Aristolochia manshuriensis Kom ethyl acetate extract protects against high-fat diet-induced non-alcoholic steatohepatitis by regulating kinase phosphorylation in mouse
Effects of EtOAc extract of AMK on hepatic TG and lipoperoxide content in NASH mice. (A) Hepatic TG and (B) lipoperoxide content were assessed in mice fed ND, HFD, or HFD treated with EtOAc extract of AMK (2.5 mg/kg) for 12 weeks. Data are the means ± SD of 10 mice in each group. *p < 0.05 vs. HFD-fed mice. SOD, superoxide dismutase; GPx, glutathione peroxidase; GR, glutathione reductase; GSH, glutathione; TBARS, thiobarbituric acid reactive substances.
© Copyright Policy - open-access
Related In: Results  -  Collection

License
Show All Figures
getmorefigures.php?uid=PMC5037294&req=5

Figure 3: Effects of EtOAc extract of AMK on hepatic TG and lipoperoxide content in NASH mice. (A) Hepatic TG and (B) lipoperoxide content were assessed in mice fed ND, HFD, or HFD treated with EtOAc extract of AMK (2.5 mg/kg) for 12 weeks. Data are the means ± SD of 10 mice in each group. *p < 0.05 vs. HFD-fed mice. SOD, superoxide dismutase; GPx, glutathione peroxidase; GR, glutathione reductase; GSH, glutathione; TBARS, thiobarbituric acid reactive substances.
Mentions: Consumption of HFD increased TG (panel A in Fig. 3) and TBARS (panel B in Fig. 3) levels compared with the ND mice. However, treatment with the EtOAc extract markedly inhibited these increases. In the hepatocytes of mice treated with EtOAc extract of AMK (2.5 mg/kg), the levels of both TG and TBARS was significantly decreased compared to mice fed with the HFD alone (Fig. 3).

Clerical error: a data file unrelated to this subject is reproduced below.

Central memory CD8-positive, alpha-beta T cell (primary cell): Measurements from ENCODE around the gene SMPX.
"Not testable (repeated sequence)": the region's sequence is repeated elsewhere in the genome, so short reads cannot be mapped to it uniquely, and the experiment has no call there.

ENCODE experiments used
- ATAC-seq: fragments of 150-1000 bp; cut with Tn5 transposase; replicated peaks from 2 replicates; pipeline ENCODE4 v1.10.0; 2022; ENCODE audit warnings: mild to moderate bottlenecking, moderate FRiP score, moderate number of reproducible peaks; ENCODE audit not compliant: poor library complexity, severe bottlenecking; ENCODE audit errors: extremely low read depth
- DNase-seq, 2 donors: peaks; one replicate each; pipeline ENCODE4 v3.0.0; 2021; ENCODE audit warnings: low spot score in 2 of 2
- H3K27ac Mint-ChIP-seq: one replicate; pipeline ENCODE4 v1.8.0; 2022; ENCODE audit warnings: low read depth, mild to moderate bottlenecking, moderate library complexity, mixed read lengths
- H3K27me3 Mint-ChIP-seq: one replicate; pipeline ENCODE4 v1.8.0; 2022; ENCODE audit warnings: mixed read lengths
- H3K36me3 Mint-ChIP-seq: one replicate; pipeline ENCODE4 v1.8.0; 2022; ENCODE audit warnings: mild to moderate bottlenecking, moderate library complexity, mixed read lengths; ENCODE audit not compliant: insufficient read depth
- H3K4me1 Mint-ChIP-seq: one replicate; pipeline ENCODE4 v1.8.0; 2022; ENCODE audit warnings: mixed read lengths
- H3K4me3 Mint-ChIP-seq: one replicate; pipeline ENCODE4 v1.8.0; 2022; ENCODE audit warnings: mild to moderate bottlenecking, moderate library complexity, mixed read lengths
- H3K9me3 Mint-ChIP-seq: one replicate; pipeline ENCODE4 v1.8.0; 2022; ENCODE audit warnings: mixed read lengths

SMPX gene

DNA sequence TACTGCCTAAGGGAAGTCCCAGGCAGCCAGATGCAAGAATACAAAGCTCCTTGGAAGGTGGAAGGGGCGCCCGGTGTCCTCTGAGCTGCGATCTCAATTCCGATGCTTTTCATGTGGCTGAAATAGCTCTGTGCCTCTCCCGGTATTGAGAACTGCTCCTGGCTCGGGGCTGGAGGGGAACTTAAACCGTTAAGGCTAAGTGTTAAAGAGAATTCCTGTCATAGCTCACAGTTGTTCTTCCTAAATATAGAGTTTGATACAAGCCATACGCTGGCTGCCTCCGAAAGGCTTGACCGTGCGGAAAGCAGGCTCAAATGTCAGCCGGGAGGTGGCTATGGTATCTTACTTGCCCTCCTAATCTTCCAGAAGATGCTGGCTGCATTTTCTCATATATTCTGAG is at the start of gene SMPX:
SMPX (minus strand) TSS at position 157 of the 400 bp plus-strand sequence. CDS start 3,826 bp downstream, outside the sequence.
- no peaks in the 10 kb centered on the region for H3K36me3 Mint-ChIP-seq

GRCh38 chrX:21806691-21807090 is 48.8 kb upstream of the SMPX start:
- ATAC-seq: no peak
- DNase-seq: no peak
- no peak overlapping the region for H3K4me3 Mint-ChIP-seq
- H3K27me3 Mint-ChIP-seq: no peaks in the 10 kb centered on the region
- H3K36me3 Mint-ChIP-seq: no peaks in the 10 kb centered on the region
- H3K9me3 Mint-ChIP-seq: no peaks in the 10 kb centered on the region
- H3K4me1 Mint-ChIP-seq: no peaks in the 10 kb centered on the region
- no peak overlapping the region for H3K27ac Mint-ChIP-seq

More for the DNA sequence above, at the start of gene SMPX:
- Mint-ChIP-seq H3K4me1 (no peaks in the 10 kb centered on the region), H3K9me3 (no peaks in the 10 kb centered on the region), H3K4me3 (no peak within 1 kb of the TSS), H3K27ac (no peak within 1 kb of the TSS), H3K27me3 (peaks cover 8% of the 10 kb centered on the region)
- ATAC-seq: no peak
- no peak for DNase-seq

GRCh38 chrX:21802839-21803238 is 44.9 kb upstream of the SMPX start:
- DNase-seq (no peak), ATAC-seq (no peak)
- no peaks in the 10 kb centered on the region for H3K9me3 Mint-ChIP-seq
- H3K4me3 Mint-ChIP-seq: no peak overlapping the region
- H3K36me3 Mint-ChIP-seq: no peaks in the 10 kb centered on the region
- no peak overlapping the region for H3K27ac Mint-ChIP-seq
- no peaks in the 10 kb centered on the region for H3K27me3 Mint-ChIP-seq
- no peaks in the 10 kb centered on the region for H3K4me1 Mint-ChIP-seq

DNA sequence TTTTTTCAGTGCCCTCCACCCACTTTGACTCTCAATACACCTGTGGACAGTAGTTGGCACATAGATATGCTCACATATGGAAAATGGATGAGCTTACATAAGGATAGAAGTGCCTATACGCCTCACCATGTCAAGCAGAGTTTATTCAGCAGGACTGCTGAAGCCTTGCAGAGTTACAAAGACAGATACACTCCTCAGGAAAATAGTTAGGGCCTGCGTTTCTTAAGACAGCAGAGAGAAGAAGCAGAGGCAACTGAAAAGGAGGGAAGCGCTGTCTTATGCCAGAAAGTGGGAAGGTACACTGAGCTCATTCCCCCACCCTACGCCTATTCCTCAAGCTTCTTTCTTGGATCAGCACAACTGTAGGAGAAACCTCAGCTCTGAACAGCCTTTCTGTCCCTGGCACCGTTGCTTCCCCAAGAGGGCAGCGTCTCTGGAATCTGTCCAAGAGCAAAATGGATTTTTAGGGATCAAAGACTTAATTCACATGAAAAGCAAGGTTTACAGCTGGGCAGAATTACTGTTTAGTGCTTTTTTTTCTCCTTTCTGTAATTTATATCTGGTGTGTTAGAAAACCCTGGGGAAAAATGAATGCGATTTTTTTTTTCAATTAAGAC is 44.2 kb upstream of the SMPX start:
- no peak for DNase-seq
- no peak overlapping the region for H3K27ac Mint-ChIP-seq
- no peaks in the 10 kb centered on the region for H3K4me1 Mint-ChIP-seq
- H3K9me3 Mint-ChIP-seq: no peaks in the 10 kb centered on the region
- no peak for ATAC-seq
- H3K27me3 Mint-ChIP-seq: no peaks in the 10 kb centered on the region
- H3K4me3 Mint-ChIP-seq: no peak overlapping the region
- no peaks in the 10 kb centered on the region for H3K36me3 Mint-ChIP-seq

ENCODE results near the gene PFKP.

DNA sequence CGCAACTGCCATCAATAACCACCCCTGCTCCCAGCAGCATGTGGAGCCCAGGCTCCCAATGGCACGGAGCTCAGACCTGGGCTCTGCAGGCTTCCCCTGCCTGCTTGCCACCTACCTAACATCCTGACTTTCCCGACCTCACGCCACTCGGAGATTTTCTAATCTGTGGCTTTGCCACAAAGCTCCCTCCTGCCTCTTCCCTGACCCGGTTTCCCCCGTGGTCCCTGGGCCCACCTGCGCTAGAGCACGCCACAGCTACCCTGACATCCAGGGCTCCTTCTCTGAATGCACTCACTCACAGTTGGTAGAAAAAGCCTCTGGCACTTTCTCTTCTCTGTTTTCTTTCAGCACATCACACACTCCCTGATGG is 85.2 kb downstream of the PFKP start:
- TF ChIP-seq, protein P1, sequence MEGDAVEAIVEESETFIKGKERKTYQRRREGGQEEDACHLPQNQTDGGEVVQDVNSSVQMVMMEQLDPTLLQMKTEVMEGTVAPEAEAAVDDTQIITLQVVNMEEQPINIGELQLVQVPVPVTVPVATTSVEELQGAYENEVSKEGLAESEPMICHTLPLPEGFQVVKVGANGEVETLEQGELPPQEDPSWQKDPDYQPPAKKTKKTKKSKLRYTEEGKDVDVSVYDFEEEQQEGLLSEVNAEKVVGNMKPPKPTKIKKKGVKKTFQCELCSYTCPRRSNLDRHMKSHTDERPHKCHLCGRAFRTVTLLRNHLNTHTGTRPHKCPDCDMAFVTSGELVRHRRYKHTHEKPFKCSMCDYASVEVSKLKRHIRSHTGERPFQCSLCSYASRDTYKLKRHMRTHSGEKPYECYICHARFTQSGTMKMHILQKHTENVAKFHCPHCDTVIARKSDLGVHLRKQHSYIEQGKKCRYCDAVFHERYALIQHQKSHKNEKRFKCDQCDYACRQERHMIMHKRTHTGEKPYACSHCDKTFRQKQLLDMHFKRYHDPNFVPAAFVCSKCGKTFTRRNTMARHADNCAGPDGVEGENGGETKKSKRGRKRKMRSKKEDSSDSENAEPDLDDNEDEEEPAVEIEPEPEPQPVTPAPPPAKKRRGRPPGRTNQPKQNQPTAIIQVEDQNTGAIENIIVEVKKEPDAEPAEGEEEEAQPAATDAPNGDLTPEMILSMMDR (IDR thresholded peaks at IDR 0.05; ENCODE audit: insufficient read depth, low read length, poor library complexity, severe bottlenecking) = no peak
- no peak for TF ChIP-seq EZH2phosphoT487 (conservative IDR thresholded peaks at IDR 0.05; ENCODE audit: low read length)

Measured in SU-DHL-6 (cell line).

View Article: PubMed Central - PubMed

ABSTRACT

Aristolochia manshuriensis Kom (AMK) is an herb used as a traditional medicine; however, it causes side effects such as nephrotoxicity and carcinogenicity. Nevertheless, AMK can be applied in specific ways medicinally, including via ingestion of low doses for short periods of time. Non-alcoholic steatohepatitis (NASH) induced the hepatocyte injury and inflammation. The protective effects of AMK against NASH are unclear; therefore, in this study, the protective effects of AMK ethyl acetate extract were investigated in a high-fat diet (HFD)-induced NASH model. We found decreased hepatic steatosis and inflammation, as well as increased levels of lipoproteins during AMK extract treatment. We also observed decreased hepatic lipid peroxidation and triglycerides, as well as suppressed hepatic expression of lipogenic genes in extract-treated livers. Treatment with extract decreased the activation of c-jun N-terminal kinase 1/2 (JNK1/2) and increased the phosphorylation of extracellular signal-regulated kinase 1/2 (ERK1/2). These results demonstrate that the protective effect of the extract against HFD-induced NASH occurred via reductions in reactive oxygen species production, inflammation suppression, and apoptosis related to the suppression of JNK1/2 activation and increased ERK1/2 phosphorylation. Taken together, these results indicate that that ethyl acetate extract of AMK has potential therapeutic effects in the HFD-induced NASH mouse model.

No MeSH data available.


Related in: MedlinePlus